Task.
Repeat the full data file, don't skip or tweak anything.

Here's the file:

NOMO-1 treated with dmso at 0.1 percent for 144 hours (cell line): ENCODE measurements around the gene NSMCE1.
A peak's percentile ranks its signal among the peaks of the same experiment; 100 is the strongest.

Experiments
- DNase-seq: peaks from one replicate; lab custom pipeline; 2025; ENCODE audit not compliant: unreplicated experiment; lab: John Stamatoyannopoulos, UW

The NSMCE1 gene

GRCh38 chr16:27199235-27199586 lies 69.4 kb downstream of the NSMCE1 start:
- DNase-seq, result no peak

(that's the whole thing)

NOMO-1 treated with dmso at 0.1 percent for 144 hours (cell line): ENCODE measurements around the gene NSMCE1.
A peak's percentile ranks its signal among the peaks of the same experiment; 100 is the strongest.

Experiments
- DNase-seq: peaks from one replicate; lab custom pipeline; 2025; ENCODE audit not compliant: unreplicated experiment; lab: John Stamatoyannopoulos, UW

The NSMCE1 gene

GRCh38 chr16:27199235-27199586 lies 69.4 kb downstream of the NSMCE1 start:
- DNase-seq, result no peak